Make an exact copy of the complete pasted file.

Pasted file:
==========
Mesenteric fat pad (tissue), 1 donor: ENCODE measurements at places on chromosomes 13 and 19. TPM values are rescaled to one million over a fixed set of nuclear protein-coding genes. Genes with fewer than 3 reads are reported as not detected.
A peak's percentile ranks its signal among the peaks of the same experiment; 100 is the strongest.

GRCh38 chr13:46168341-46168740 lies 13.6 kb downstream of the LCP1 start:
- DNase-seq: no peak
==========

Mesenteric fat pad (tissue), 1 donor: ENCODE measurements at places on chromosomes 13 and 19. TPM values are rescaled to one million over a fixed set of nuclear protein-coding genes. Genes with fewer than 3 reads are reported as not detected.
A peak's percentile ranks its signal among the peaks of the same experiment; 100 is the strongest.

GRCh38 chr13:46168341-46168740 lies 13.6 kb downstream of the LCP1 start:
- DNase-seq: no peak